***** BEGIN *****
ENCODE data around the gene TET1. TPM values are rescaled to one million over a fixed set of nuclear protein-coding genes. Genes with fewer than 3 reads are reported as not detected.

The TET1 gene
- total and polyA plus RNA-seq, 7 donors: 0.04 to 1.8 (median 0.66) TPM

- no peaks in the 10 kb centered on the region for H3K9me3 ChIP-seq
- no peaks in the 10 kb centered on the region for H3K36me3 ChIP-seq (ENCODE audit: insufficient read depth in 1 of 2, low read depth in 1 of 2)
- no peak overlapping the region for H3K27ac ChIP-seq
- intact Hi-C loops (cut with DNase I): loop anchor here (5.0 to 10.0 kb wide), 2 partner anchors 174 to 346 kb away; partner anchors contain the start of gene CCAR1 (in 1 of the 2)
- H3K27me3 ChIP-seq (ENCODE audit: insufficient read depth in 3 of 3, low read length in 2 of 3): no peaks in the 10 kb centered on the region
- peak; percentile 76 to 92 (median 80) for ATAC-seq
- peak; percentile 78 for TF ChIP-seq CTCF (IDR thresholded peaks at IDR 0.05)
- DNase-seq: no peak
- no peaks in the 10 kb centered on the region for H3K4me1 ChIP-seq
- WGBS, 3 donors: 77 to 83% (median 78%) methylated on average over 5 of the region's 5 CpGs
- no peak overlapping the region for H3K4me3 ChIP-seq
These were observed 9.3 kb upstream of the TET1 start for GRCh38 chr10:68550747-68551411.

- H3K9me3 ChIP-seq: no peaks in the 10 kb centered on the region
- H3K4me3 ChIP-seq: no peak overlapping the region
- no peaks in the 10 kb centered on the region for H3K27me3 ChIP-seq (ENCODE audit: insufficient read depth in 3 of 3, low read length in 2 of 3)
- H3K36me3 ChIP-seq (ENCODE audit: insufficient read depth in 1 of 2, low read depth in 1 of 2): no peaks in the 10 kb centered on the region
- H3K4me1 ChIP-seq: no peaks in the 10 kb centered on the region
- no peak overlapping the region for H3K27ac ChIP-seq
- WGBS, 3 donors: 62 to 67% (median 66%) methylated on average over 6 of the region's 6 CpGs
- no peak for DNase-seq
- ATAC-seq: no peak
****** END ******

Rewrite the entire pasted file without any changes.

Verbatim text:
ENCODE data around the gene TET1. TPM values are rescaled to one million over a fixed set of nuclear protein-coding genes. Genes with fewer than 3 reads are reported as not detected.

The TET1 gene
- total and polyA plus RNA-seq, 7 donors: 0.04 to 1.8 (median 0.66) TPM

- no peaks in the 10 kb centered on the region for H3K9me3 ChIP-seq
- no peaks in the 10 kb centered on the region for H3K36me3 ChIP-seq (ENCODE audit: insufficient read depth in 1 of 2, low read depth in 1 of 2)
- no peak overlapping the region for H3K27ac ChIP-seq
- intact Hi-C loops (cut with DNase I): loop anchor here (5.0 to 10.0 kb wide), 2 partner anchors 174 to 346 kb away; partner anchors contain the start of gene CCAR1 (in 1 of the 2)
- H3K27me3 ChIP-seq (ENCODE audit: insufficient read depth in 3 of 3, low read length in 2 of 3): no peaks in the 10 kb centered on the region
- peak; percentile 76 to 92 (median 80) for ATAC-seq
- peak; percentile 78 for TF ChIP-seq CTCF (IDR thresholded peaks at IDR 0.05)
- DNase-seq: no peak
- no peaks in the 10 kb centered on the region for H3K4me1 ChIP-seq
- WGBS, 3 donors: 77 to 83% (median 78%) methylated on average over 5 of the region's 5 CpGs
- no peak overlapping the region for H3K4me3 ChIP-seq
These were observed 9.3 kb upstream of the TET1 start for GRCh38 chr10:68550747-68551411.

- H3K9me3 ChIP-seq: no peaks in the 10 kb centered on the region
- H3K4me3 ChIP-seq: no peak overlapping the region
- no peaks in the 10 kb centered on the region for H3K27me3 ChIP-seq (ENCODE audit: insufficient read depth in 3 of 3, low read length in 2 of 3)
- H3K36me3 ChIP-seq (ENCODE audit: insufficient read depth in 1 of 2, low read depth in 1 of 2): no peaks in the 10 kb centered on the region
- H3K4me1 ChIP-seq: no peaks in the 10 kb centered on the region
- no peak overlapping the region for H3K27ac ChIP-seq
- WGBS, 3 donors: 62 to 67% (median 66%) methylated on average over 6 of the region's 6 CpGs
- no peak for DNase-seq
- ATAC-seq: no peak